At Mount Horeb, the Mount Sinai where Moses had encountered God in the fury of nature, he expected to find the same. “Why are you here, Elijah? He answered, ‘I have been most zealous for the God of hosts [the God of armies and victories]. They have destroyed your altars and murdered your prophets.’” I want revenge from the God of power, that he kill all my enemies.
“There was a strong and violent wind–but the Lord was not in the wind; after the wind, an earthquake–but the Lord was not in the earthquake; after the earthquake, fire–but the Lord was not in the fire; after the fire, a light silent whisper.” Elijah probably did not understand. The event was recorded, but it was understood only many centuries later.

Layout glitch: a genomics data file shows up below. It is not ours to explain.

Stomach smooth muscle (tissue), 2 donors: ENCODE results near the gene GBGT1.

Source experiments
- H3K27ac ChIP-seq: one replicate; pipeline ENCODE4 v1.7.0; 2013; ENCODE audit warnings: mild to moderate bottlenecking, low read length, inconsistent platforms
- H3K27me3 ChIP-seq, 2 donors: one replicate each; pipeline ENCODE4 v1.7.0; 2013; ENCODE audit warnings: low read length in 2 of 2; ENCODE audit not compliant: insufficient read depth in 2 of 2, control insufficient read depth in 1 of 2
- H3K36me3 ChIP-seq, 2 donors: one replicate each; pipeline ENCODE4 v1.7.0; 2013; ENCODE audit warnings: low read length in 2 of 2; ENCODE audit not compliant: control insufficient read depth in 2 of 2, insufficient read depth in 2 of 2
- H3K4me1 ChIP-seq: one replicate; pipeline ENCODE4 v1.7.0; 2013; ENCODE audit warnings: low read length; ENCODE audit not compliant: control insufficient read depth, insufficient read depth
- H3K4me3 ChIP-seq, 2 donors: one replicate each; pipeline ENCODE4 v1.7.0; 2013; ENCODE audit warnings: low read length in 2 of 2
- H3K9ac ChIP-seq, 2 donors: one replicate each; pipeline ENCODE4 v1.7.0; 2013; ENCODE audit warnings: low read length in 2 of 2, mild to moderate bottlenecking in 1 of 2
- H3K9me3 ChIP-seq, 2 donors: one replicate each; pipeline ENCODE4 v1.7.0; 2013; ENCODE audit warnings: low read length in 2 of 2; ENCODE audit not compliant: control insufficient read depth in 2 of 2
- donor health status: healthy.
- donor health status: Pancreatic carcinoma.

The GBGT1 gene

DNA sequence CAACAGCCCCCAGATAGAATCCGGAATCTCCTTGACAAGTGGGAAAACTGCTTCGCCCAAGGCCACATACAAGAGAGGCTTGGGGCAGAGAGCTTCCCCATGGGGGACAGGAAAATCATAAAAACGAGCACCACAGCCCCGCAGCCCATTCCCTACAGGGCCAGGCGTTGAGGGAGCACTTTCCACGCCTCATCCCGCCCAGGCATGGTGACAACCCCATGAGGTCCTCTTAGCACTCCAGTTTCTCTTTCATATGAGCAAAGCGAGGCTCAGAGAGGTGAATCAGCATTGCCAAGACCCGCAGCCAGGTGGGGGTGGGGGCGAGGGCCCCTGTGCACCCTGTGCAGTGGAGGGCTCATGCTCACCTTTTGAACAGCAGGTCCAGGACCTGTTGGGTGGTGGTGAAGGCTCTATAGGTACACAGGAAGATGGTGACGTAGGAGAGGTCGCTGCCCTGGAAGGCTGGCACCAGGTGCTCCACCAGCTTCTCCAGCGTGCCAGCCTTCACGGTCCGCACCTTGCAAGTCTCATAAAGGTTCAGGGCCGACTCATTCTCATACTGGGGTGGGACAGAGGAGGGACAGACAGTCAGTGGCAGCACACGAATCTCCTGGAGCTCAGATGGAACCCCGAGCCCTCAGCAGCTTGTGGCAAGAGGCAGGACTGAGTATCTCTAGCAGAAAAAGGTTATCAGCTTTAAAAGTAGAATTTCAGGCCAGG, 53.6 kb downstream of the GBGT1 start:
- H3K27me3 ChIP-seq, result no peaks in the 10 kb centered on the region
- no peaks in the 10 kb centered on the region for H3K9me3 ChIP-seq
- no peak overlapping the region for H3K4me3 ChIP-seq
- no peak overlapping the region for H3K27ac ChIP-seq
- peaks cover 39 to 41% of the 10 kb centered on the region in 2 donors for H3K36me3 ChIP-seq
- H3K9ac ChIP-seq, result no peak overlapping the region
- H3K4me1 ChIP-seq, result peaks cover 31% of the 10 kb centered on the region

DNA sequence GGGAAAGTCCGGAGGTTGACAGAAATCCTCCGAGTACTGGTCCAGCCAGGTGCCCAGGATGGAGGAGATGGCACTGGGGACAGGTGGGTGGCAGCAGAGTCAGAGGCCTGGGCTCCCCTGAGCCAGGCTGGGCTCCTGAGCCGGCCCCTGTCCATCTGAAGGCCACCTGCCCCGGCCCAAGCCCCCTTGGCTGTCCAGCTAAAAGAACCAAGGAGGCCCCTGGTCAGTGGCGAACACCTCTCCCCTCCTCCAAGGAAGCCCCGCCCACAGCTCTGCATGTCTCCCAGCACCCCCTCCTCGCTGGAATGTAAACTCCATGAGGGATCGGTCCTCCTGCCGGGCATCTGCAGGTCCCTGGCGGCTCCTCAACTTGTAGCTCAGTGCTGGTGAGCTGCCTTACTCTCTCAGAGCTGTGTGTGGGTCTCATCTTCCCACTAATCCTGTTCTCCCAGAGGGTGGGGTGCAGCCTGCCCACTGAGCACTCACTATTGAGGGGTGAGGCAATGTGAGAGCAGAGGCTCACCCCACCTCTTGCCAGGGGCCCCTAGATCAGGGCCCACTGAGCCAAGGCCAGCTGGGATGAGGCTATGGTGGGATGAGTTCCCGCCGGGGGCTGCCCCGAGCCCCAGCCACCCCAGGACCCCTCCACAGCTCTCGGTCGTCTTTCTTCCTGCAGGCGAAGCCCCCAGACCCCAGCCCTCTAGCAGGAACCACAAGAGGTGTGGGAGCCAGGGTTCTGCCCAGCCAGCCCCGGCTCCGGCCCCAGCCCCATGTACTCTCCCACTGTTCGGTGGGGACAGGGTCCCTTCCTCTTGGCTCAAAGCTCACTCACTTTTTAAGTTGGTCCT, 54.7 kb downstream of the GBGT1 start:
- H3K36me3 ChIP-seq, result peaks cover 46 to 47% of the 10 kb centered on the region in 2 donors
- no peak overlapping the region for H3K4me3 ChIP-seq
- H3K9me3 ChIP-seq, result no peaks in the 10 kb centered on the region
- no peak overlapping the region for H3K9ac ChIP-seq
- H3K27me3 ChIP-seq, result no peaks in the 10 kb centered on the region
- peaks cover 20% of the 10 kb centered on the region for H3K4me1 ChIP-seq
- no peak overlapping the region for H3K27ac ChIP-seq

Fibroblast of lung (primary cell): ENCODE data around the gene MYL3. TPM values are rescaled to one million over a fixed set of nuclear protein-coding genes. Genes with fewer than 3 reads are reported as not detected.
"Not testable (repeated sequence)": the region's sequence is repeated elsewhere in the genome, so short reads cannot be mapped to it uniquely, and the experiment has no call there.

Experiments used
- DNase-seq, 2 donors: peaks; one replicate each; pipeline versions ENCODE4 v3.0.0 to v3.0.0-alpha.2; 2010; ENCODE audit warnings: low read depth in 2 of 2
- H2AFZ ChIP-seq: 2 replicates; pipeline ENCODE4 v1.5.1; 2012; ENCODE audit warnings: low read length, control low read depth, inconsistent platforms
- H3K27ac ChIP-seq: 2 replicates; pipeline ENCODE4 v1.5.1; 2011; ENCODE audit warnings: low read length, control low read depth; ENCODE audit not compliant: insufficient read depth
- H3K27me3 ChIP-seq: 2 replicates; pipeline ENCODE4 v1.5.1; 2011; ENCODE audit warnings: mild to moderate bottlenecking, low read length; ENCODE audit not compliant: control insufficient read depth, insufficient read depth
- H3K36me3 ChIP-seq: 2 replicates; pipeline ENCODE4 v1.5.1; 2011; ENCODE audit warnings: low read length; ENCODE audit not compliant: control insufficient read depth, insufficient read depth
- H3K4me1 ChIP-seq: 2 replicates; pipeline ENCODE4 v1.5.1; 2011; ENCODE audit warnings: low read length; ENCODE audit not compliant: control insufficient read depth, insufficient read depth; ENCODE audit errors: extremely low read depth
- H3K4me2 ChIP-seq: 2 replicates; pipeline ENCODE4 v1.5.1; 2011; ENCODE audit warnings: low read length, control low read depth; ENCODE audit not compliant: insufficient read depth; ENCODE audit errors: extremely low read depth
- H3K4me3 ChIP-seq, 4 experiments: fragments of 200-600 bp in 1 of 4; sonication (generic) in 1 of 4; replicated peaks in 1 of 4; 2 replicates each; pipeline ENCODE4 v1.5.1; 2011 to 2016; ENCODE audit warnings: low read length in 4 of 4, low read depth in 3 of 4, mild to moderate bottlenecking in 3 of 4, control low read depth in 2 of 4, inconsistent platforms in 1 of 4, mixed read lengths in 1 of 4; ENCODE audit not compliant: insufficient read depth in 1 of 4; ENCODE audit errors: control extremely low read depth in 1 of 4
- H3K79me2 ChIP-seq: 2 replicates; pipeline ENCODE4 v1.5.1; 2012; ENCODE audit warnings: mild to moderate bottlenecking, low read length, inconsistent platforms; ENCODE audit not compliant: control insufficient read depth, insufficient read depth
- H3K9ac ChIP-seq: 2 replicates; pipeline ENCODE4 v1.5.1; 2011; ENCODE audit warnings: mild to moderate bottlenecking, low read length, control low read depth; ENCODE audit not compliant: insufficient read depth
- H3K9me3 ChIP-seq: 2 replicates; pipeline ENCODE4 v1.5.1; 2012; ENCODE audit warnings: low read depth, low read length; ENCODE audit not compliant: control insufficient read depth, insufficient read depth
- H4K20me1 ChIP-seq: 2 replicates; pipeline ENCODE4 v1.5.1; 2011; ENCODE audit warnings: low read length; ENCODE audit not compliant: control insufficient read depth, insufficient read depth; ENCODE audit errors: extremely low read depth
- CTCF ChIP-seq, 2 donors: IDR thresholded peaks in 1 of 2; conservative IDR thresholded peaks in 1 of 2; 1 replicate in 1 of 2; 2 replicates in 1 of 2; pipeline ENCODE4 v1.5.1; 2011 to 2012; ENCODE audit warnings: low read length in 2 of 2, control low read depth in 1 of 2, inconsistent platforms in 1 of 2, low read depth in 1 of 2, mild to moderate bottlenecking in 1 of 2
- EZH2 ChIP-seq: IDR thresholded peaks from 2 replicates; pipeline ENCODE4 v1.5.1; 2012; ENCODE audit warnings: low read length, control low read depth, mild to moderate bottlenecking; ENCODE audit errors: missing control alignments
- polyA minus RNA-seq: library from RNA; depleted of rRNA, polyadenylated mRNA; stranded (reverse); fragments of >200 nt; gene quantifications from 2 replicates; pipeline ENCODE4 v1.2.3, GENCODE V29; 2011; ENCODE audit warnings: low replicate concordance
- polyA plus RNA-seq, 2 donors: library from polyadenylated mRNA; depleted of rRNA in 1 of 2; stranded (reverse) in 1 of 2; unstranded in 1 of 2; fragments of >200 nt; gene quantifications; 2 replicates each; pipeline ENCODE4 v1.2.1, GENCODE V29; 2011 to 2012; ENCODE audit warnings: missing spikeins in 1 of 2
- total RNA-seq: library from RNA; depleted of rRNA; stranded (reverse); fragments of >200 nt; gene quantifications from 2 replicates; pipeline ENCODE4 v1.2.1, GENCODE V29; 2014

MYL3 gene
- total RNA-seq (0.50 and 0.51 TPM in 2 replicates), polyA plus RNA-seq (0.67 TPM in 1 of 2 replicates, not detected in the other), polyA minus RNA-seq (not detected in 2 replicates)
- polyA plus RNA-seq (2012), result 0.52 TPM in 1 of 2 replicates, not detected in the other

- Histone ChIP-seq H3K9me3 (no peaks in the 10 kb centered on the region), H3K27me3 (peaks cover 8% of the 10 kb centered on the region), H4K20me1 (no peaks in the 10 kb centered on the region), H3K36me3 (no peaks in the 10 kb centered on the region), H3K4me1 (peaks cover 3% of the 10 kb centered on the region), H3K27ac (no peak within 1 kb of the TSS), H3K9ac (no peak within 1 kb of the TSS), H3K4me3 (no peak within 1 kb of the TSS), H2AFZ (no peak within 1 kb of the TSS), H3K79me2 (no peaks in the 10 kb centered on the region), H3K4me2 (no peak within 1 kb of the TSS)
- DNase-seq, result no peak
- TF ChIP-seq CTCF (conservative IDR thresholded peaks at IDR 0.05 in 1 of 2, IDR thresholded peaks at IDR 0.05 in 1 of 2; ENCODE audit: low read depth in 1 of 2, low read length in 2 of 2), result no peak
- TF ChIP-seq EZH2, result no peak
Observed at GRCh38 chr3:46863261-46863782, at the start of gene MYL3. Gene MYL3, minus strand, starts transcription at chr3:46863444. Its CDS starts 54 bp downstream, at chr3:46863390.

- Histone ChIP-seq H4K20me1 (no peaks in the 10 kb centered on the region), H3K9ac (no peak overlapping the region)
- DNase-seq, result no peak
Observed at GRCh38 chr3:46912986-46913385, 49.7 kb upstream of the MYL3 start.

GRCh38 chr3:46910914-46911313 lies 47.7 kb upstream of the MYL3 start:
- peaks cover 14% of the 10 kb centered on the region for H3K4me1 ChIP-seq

The prophets slowly discovered that God speaks in soft whispers. He “Won’t shout, or raise his voice, or make it heard in the street. A bruised reed he will not break, and a dimly burning wick he will not quench.” Elijah had murdered his opponents; maybe he realized his mistake when he confessed, “I am no better than my ancestors.” God did not give up on him but provided him with food and water for a long journey into the desert of silence. Then God revealed himself to him in a whisper.
The conversion from a God of power to one of whispers is experienced anew by each generation, by each individual. When Moses and Elijah appeared to Jesus on a high mountain and his garments became white as light, Peter said to Jesus, “Master, it is well that we are here. This is what we expected all along: a sign in the sky for all to see, a sign of your power!” Jesus turned to him and said “Behind me, Satan, because you’re not thinking God’s thoughts, but human thoughts!” What a reprimand after Peter had just been given the keys of the kingdom of heaven, that is, ecclesiastical power. Peter and the papacy may represent church power, but Peter was the first to abandon Jesus, along with all the others. God's power is greatest in weakness.